Gregarious

Gregarious

From Latin gregarius, derived from grex gregis “flock”, “belonging to the multitude.

The word gregarious recalls – in its etymology – the idea of a group, of belonging to a whole. We may have a gregarious, passive attitude or, on the contrary, be a gregarious person playing an active role.
When we think of a cyclist, we imagine him as a solitary being, a lone wolf who only thinks about hitting the next pedal stroke, with the sole aim of winning the race.
But the truth is that most cyclists always race to never win. If the wingmen do their job well, it is the captain who will have the chance to win the race and receive the honours and glory.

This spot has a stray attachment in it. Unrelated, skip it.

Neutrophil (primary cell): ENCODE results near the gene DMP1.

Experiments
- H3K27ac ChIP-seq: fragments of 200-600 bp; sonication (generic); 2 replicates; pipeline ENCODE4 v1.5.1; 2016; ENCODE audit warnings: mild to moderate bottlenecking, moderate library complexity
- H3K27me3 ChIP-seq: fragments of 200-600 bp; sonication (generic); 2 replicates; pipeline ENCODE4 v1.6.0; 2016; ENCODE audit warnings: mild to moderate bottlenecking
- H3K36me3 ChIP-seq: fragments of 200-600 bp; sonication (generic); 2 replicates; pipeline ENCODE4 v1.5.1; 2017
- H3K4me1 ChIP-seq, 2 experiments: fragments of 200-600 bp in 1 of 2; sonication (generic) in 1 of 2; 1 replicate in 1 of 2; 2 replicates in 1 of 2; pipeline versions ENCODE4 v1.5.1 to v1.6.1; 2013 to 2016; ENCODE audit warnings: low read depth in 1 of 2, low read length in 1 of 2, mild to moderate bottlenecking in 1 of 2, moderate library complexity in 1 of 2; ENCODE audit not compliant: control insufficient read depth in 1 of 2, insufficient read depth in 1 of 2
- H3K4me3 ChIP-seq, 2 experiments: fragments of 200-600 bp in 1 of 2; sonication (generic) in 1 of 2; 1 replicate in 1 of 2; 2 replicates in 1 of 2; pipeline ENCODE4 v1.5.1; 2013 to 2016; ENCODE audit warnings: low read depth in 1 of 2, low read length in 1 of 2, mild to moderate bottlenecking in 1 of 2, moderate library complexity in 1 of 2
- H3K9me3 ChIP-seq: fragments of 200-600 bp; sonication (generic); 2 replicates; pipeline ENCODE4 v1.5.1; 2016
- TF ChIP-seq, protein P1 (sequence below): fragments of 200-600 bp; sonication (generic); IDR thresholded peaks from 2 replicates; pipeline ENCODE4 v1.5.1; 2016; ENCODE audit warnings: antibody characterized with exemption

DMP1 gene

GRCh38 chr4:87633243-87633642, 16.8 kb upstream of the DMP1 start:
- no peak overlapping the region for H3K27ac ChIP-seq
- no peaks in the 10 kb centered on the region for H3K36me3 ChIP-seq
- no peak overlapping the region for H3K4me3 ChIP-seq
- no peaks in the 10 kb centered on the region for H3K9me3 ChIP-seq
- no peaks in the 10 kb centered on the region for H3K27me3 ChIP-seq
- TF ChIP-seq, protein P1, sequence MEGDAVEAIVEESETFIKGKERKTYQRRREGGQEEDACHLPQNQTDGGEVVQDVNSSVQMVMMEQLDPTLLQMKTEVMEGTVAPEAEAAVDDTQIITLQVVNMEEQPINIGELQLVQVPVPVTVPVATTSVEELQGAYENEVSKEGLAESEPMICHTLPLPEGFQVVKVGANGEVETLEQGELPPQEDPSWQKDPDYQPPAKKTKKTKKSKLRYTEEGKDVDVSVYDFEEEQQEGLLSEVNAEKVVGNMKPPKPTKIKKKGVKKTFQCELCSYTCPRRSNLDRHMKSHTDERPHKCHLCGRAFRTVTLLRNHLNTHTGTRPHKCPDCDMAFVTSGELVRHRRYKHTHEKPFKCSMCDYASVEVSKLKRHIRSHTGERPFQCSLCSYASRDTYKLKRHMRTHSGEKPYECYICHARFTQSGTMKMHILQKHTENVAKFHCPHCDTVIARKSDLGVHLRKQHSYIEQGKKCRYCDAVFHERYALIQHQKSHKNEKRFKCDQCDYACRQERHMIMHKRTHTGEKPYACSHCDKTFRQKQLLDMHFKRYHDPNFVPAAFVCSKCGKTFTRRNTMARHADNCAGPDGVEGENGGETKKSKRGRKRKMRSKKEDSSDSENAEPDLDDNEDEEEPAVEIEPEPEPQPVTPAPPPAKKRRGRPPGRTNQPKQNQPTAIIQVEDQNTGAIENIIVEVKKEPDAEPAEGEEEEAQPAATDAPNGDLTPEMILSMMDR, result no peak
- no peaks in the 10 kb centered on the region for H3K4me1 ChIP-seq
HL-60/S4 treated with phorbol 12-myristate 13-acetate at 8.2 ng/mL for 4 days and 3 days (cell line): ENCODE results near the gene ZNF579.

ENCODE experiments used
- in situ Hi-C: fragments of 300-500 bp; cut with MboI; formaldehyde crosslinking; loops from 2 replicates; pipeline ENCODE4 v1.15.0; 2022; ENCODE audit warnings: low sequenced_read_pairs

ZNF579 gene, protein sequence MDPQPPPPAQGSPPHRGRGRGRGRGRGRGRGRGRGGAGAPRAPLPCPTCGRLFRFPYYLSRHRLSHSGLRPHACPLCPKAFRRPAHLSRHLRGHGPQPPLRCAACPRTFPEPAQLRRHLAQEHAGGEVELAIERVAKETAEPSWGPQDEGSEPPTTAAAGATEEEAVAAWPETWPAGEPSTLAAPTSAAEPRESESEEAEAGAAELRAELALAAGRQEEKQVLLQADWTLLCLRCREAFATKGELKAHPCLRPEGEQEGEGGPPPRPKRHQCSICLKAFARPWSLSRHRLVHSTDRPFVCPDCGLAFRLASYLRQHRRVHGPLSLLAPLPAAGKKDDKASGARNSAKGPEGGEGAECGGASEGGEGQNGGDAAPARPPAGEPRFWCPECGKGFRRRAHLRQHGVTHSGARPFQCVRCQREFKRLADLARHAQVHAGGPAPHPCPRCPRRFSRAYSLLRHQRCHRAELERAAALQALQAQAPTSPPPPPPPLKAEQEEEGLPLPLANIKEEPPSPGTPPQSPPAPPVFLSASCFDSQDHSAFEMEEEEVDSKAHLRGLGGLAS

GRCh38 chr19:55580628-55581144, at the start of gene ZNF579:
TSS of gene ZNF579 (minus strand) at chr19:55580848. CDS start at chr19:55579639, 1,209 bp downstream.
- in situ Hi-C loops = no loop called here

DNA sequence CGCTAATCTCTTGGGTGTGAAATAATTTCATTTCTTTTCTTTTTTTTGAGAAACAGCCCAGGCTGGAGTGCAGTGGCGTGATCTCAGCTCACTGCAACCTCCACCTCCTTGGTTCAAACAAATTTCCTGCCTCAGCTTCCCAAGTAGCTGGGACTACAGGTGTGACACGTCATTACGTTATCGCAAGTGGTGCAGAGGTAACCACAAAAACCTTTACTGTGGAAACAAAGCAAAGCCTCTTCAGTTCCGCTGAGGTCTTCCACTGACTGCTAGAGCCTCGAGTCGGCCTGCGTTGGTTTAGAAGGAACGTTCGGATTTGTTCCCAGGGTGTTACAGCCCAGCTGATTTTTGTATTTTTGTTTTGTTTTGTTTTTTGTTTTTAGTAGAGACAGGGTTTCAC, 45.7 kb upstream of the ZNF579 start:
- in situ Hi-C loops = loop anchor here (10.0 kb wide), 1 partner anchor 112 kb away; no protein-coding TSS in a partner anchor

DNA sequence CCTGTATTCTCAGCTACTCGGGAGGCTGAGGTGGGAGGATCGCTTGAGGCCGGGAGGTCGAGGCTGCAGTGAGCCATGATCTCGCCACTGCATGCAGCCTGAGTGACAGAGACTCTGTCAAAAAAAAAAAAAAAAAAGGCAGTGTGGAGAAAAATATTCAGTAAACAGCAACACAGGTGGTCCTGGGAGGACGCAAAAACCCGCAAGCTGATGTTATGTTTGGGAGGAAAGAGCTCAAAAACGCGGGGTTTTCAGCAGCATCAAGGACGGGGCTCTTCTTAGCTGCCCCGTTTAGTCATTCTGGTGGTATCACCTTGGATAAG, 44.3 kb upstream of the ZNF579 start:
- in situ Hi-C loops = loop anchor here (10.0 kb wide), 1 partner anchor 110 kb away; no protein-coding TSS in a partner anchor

Of course there are outsiders, followers with the freedom to try to win, but for almost all athletes there is only one rule: to sacrifice everything for the leader because their defeat will consolidate his victory and his winning will originate from them.
Being a good wingman means carrying the burdens of others, water bottles and frustrations to drive the other person – stronger – to victory.
Being captain is an exception. Most people are not winners; they are not losers but invisible champions. We really need more people like this because wingmen are much more valuable than they seem.